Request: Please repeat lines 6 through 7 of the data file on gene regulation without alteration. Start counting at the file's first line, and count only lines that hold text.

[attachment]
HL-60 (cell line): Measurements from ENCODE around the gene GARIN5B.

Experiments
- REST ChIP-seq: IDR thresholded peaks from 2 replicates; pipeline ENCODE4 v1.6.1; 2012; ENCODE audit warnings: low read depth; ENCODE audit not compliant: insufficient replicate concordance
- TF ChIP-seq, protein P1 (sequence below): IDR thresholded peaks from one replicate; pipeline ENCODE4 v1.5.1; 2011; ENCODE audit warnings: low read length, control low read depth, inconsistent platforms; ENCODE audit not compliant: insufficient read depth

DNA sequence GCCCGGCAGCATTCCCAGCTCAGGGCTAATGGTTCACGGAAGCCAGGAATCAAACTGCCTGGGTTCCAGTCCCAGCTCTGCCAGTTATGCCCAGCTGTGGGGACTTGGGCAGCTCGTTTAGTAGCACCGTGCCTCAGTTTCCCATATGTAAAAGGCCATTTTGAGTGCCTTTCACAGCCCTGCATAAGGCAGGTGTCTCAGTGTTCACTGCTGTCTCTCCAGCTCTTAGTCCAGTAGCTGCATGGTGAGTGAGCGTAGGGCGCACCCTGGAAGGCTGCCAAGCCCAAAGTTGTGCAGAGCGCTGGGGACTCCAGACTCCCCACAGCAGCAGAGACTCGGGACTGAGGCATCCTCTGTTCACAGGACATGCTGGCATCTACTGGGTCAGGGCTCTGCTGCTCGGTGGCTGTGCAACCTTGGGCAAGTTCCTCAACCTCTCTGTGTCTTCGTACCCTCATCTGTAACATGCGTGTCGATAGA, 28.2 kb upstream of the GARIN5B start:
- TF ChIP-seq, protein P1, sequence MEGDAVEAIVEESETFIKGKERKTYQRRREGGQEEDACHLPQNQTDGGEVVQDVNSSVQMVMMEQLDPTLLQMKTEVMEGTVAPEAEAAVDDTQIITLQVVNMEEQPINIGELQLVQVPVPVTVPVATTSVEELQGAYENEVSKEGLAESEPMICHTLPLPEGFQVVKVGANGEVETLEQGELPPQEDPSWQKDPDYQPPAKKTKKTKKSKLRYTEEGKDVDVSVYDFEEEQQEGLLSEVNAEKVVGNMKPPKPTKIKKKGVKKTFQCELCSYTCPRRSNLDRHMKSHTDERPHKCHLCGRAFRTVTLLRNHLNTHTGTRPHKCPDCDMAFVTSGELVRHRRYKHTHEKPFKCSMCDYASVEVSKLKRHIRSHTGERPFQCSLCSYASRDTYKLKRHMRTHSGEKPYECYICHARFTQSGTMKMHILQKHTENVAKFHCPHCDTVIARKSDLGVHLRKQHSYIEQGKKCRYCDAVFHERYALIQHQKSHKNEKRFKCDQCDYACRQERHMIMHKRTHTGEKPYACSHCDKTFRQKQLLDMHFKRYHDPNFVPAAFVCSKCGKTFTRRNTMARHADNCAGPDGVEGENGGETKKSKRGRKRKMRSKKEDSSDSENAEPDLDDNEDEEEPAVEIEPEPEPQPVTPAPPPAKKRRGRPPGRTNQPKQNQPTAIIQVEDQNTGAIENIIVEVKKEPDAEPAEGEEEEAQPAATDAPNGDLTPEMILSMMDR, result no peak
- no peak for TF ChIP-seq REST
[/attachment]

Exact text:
- TF ChIP-seq, protein P1, sequence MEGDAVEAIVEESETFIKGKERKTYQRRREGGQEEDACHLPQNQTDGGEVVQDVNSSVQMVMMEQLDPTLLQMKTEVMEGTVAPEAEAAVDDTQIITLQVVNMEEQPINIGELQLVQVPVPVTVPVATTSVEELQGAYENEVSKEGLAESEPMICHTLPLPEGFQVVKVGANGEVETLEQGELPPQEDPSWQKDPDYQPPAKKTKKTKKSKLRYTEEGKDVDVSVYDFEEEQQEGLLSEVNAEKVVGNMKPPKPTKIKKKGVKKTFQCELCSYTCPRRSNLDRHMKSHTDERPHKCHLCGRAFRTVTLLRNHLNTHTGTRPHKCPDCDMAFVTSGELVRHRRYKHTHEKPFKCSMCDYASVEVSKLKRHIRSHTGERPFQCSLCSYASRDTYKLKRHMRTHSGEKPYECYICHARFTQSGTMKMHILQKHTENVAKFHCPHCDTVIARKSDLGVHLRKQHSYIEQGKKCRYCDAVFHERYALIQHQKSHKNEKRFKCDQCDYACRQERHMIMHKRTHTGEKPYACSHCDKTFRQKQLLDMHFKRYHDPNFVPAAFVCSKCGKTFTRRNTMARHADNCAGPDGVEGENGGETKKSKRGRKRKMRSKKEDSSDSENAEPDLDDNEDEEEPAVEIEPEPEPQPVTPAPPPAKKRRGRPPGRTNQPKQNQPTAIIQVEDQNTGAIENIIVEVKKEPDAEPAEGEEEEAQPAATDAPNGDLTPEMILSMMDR, result no peak
- no peak for TF ChIP-seq REST